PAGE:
That reminds me: I have a gift to buy and a dress to get hemmed...

Monday, July 28, 2014

I Don't Know What I Want... Chapter 9, Part 2

I Don't Know What I Want, But I Know It's Not This

By Julie Jansen 


Chapter 9: Yearning to Be on Your Own

So if, unlike me, you decided from last week's review of your Self-Assessments that you're a good candidate for Entrepreneurship, you now get to think about everything that might be standing in your way.

Step 2: Exploring Roadblocks and Opportunities

First, Jansen give us a list of ways we can break into self-employment. There are pros and cons for all of them, so I'm just going to give you a few bullet points:
  • Be a temp worker. I don't consider this self-employment. I've been a temp, and it's more like I have two bosses (the agency and the client company), not none. But it does provide flexibility. Contract work falls under this umbrella, too, but most contracts I'm qualified for, I'd be an employee with a finish line and without benefits. You have to be ready to hit the ground running with some of these jobs, because they are hiring you to do just one job and be sure it's done, and done well, before your time is up.
  • Hang out your shingle. Flying solo lets you do whatever you want, but you have no backup. Jansen asks us to narrow down our business focus if we want to go this route:  
    • What skills and abilities would you enjoy using?
    • What needs are there in the market that you can fill?
    • What about trends?
    • Are you special enough to fill or create a niche?
    • Can you improve on an existing product or service?
    • Can an existing product or service be introduced to another market?
    • Have you observed any patterns you can exploit?
    • Is there a business in another country you can bring to your home?
    • And so on! Basically, it's marketing at this point.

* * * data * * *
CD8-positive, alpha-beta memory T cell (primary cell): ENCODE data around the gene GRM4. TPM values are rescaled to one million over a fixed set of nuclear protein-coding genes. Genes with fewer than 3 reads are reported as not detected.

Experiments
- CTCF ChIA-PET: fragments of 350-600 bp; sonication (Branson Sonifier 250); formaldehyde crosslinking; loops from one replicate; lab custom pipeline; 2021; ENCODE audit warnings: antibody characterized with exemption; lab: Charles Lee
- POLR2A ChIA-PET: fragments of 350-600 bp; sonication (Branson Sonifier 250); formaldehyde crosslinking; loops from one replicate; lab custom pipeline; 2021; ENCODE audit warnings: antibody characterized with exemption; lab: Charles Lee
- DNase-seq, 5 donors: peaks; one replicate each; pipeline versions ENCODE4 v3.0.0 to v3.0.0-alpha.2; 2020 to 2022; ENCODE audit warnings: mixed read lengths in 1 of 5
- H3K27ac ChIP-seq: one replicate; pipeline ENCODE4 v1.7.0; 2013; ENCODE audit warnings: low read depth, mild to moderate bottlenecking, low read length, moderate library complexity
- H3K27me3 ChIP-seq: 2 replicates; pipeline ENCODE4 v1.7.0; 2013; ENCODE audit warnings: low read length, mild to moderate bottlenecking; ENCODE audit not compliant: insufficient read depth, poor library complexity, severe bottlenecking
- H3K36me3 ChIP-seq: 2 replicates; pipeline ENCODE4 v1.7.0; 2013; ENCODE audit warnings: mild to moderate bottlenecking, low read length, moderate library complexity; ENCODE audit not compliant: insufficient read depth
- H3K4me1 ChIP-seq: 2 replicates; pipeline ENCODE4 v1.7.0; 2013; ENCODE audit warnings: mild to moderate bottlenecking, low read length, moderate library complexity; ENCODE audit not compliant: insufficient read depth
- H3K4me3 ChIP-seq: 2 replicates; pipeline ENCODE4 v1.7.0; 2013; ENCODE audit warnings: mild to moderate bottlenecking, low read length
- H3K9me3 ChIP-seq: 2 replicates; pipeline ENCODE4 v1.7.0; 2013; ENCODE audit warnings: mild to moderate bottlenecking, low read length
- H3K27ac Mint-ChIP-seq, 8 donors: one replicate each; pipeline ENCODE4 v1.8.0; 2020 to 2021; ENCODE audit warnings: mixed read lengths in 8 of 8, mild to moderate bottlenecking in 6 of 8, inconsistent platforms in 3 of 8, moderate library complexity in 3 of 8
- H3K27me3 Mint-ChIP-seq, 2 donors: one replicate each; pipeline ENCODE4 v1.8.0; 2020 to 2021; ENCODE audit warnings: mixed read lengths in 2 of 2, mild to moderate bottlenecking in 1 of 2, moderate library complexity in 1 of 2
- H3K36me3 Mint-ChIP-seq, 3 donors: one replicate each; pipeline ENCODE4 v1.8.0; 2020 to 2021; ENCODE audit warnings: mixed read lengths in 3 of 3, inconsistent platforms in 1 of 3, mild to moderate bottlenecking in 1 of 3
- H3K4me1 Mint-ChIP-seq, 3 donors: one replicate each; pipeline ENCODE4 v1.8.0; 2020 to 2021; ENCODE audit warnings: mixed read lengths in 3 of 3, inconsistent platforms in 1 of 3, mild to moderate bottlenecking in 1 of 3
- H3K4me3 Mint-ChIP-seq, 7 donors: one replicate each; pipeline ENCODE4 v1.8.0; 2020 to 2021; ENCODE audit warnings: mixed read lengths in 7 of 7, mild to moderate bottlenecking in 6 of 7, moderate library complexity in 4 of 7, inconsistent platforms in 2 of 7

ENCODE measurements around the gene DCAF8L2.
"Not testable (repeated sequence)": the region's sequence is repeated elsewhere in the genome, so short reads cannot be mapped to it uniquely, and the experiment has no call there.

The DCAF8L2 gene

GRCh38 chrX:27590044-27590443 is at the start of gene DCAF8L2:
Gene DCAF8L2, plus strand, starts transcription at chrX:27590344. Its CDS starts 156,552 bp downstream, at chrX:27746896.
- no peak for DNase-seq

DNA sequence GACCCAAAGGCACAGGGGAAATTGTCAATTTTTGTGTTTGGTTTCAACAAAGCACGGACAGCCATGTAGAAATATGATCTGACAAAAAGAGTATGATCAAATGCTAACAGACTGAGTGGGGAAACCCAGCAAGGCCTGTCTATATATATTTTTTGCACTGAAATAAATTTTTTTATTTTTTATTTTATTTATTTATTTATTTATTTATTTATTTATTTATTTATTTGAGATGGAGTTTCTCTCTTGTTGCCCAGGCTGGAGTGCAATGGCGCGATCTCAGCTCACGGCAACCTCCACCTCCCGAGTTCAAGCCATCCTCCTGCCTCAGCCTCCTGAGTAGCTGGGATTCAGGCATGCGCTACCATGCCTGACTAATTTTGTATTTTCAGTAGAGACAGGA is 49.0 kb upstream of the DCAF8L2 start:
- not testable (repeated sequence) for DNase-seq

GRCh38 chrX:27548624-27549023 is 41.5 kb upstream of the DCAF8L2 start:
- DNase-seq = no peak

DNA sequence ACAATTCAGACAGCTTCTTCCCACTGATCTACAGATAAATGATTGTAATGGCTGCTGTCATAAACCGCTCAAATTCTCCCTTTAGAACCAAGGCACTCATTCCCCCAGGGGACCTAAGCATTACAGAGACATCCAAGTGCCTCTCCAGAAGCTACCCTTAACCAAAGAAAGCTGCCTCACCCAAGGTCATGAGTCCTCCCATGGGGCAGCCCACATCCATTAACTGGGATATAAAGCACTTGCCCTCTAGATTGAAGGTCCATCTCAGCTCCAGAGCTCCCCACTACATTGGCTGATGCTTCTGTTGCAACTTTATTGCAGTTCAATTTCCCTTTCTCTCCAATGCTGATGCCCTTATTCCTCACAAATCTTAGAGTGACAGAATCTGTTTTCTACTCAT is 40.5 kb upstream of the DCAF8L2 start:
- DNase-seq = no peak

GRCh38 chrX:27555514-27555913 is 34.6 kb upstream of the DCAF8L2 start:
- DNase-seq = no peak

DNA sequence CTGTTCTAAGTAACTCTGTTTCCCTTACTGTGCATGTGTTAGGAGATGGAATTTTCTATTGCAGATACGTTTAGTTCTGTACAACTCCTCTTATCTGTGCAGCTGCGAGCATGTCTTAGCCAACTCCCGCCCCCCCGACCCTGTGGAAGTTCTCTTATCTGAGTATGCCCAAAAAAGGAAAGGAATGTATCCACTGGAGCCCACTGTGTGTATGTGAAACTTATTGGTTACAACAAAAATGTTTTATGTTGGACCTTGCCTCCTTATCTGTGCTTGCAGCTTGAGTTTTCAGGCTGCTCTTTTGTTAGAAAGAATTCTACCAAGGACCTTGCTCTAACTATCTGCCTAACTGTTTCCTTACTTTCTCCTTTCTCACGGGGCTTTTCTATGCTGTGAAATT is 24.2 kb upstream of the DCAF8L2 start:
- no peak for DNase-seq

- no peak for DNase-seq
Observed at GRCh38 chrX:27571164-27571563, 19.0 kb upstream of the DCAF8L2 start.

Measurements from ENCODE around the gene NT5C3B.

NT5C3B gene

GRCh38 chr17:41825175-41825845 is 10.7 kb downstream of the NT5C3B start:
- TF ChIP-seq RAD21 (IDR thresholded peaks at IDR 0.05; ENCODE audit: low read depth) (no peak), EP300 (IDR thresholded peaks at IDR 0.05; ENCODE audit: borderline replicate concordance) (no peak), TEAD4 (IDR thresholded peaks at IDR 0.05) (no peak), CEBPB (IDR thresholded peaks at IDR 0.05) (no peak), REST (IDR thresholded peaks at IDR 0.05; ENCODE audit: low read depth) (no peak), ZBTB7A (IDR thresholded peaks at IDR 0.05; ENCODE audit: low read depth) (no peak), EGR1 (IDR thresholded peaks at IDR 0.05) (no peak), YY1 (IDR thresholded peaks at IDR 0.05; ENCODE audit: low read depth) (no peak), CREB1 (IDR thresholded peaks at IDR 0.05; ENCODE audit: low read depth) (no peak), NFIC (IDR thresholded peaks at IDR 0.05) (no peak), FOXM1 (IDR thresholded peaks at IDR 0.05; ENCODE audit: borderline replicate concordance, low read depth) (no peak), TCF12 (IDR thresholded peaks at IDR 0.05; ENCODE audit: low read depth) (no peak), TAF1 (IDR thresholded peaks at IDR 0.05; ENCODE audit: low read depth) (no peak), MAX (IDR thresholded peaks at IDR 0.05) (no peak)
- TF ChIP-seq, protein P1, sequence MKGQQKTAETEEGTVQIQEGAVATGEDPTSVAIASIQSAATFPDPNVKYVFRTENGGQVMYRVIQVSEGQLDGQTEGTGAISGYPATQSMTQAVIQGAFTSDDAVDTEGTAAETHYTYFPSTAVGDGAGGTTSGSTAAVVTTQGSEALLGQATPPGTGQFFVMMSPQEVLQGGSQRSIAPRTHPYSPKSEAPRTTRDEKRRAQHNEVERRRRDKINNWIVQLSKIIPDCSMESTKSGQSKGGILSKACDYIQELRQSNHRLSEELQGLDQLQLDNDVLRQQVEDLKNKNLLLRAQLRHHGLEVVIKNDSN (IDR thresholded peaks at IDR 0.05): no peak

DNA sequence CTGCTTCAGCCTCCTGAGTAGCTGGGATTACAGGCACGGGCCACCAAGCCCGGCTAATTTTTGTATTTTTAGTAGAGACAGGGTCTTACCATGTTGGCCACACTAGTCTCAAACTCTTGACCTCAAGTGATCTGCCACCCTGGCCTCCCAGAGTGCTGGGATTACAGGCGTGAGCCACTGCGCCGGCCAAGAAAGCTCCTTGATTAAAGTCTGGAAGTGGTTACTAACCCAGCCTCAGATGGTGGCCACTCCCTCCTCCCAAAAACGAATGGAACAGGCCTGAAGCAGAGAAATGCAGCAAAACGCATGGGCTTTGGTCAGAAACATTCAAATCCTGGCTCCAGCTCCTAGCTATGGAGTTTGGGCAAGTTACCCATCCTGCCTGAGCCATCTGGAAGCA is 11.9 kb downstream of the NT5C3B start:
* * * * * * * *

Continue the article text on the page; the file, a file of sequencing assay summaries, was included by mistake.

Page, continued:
• Buy a franchise. You're starting with name recognition and some backup from the parent company. Not bad, if you can afford the capital needed to buy in to begin with. And while you're the boss, you still have to play by Corporate's rules.
    • Can you handle that balance?
    • Is the franchise you want actually reputable?
    • Will you like working there?
      • Enough to research your brains out before you even start?
    • Will you feel proud of your product?
    • Is it recession-proof?
    • Does the franchisor have a strategy?
    • Are you comfortable with the market?
    • Are you familiar, and comfortable, with the resources available to you?
    • Do you have a lawyer?
  • Buy a business. There are always business owners looking to sell. Maintain or improve what the previous owner did, and you've got a client base built in -- not to mention products, employees, and systems. But researching to find the right business to buy is a giant chore, it may be hard to find a good fit, and you never know what unexpected problems you might be inheriting. And be sure to inspect both equipment and invoices!
    • What's your professional background?
    • How much, and for how long, are you willing to research to find the right business?
    • Can you move? Commute?
    • Are you an investor or a manager?
    • How's your network?
    • How big do you want to get?
    • Like a stock, is your business "growth" or "income"?
    • Can you turn around a failing company?
    • Can you afford the investments you'll need to make?
    • What's your timeline on actually making money?
  • Create a partnership. It's just like getting married! But what kind of partnership do you want to have? Make sure your lawyer is clear on that, too.